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St. Jude Med. S.C., Inc. v. Biosense Webster, Inc.

United States Court of Appeals, Eighth Circuit

April 12, 2016

St. Jude Medical S.C., Inc., a Minnesota corporation, Plaintiff - Appellee
v.
Biosense Webster, Inc., a California corporation; Johnson & Johnson, a New Jersey corporation; Jose B. de Castro, an individual, Defendants - Appellants

         Submitted November 18, 2015

          Appeal from United States District Court for the District of Minnesota - Minneapolis.

         For St. Jude Medical S.C., Inc., a Minnesota corporation, Plaintiff - Appellee: Mark R. Bradford, Nicole A. Delaney, Edward F. Fox, BASSFORD & REMELE, Minneapolis, MN.

         For Biosense Webster, Inc., a California corporation, Johnson & Johnson, a New Jersey corporation, Jose B. de Castro, an individual, Defendants - Appellants: Joseph William Anthony, Steven C. Kerbaugh, Mary L. Knoblauch, ANTHONY & OSTLUND, Minneapolis, MN.

         Before SMITH, BYE, and BENTON, Circuit Judges.

          OPINION

         SMITH, Circuit Judge.

         Biosense Webster, Inc. (" Biosense" ), a subsidiary of Johnson & Johnson, recruited and hired Jose B. de Castro while de Castro was working for St. Jude Medical S.C., Inc. (" St. Jude" ). St. Jude had signed a three-year employment agreement with de Castro, which would not expire for almost two more years. Soon after de Castro's departure, Sequoia Hospital, a large St. Jude client, took its business to Biosense. St. Jude sued de Castro and Biosense alleging, among other things, state-law claims of breach of contract and tortious interference. The district court[1] granted summary judgment to St. Jude with respect to de Castro's breach and Biosense's liability for tortious interference. After a jury trial on damages, the district court entered judgments against de Castro and Biosense and awarded damages for the cost of replacing de Castro, lost profits from Sequoia Hospital, and attorney's fees. Biosense and de Castro appeal. We affirm.

         I. Background

         St. Jude and Biosense are competitive manufacturers of medical equipment. Both companies employ sales representatives assigned to specific geographical areas. In 2009, St. Jude promoted de Castro from field engineer to sales representative for an area including San Francisco and San Jose, California. After two years as a sales representative, in January 2011, St. Jude and de Castro executed a three-year employment agreement. In relevant part, their agreement limited St. Jude's ability to terminate de Castro and prevented de Castro from leaving St. Jude during the term of the agreement.

         Later in 2011, after St. Jude and de Castro entered into the agreement, Biosense began courting de Castro as a potential employee. Biosense selected de Castro on the basis of his relationship with Sequoia Hospital, a then-current St. Jude client that Biosense desired to obtain. After multiple meetings, Biosense offered to hire de Castro and promised to defend him from the repercussions of terminating his employment agreement with St. Jude before the term expired. The day after de Castro resigned in February 2012, Biosense filed a declaratory judgment action against St. Jude, asking a federal court in California to declare the employment agreement invalid. St. Jude, a Minnesota-based company, sought application of the Minnesota choice-of-forum provision in the employment agreement, and the California court transferred the case to Minnesota.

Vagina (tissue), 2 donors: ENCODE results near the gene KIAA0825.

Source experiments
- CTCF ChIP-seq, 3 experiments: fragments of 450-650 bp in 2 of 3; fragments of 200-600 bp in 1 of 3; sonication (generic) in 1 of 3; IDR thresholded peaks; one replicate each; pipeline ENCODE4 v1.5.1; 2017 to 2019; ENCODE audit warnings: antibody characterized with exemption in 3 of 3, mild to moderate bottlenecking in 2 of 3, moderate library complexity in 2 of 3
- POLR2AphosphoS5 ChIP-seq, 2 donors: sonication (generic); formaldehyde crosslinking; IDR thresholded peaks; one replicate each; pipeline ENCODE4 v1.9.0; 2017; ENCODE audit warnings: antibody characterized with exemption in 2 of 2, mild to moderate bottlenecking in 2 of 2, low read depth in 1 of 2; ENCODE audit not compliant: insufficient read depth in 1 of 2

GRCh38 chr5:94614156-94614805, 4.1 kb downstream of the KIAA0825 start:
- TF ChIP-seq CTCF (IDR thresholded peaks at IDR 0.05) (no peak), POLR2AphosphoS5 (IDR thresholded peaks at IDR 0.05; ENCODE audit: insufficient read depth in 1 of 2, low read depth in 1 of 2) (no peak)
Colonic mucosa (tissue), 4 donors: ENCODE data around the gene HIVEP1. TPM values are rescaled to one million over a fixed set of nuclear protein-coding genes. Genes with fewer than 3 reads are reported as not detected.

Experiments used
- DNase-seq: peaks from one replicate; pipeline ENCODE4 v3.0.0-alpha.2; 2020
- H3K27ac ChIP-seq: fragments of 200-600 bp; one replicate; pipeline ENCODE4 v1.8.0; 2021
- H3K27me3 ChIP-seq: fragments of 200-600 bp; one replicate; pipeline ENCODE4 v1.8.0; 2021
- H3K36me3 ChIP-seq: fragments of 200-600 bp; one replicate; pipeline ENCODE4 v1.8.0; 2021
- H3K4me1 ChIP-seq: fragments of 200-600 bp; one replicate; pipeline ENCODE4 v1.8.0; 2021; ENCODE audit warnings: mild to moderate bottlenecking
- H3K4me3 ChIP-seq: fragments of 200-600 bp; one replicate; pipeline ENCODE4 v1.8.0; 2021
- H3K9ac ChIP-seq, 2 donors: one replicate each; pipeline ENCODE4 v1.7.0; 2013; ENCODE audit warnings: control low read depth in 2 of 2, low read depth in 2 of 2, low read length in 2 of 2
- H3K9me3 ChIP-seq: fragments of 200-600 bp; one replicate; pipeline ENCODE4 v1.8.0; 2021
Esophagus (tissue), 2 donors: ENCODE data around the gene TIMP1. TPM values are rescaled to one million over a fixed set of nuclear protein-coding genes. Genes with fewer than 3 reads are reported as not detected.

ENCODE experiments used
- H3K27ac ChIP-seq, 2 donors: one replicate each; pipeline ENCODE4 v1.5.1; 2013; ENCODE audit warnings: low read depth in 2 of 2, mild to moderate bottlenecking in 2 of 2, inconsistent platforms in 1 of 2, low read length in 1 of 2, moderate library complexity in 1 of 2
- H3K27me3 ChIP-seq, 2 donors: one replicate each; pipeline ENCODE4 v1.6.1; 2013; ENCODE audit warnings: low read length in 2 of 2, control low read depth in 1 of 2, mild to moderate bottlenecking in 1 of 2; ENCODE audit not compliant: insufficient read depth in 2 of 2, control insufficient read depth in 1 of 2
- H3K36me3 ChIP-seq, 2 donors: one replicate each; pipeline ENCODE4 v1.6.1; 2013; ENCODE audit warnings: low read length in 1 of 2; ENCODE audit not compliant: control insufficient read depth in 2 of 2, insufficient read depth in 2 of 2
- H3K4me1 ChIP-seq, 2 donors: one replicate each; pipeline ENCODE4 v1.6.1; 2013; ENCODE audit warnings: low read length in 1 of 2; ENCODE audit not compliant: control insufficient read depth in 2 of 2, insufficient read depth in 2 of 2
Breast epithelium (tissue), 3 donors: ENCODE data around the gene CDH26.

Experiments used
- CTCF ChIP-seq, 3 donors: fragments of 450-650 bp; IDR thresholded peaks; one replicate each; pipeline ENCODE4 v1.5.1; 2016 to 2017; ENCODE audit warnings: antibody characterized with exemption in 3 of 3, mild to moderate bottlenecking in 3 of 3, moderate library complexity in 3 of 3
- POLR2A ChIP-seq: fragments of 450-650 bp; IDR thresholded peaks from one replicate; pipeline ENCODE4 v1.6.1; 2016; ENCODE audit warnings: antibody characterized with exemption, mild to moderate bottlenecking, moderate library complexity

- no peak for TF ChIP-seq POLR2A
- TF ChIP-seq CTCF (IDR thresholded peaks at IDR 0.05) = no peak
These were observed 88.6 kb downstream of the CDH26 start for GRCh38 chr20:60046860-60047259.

The district court in Minnesota granted summary judgment to St. Jude on all issues except damages, which St. Jude tried to a jury and to the court. The jury awarded St. Jude damages from Biosense and de Castro for the cost of replacing de Castro and for lost profits; the court awarded St. Jude attorney's fees. After the trial, the district court denied Biosense's motion for a judgment as a matter of law with respect to damages for lost profits. Biosense and de Castro appeal. We have jurisdiction to review this final judgment of the district court pursuant to 28 U.S.C. § 1291.

         II. Discussion

         Biosense and de Castro challenge the district court's grant of summary judgment to St. Jude, arguing that (A) Minnesota substantive law does not apply despite the written choice-of-law provision and that (B) de Castro's employment agreement with St. Jude was a restrictive covenant rather than a valid term-of-years employment contract. Biosense further argues that (C) St. Jude cannot recover damages for lost profits on the basis of its tortious-interference claim. Biosense also challenges the district court's denial of its motion for judgment as a matter of law, arguing that (D) the evidence at trial was insufficient to support damages for lost profits. Our review of these matters is de novo. Pittari v. Am. Eagle Airlines, Inc., 468 F.3d 1056, 1061 (8th Cir. 2006); St. Paul Fire & Marine Ins. Co. v. Schrum, 149 F.3d 878, 880 (8th Cir. 1998).

         A. The Minnesota ...


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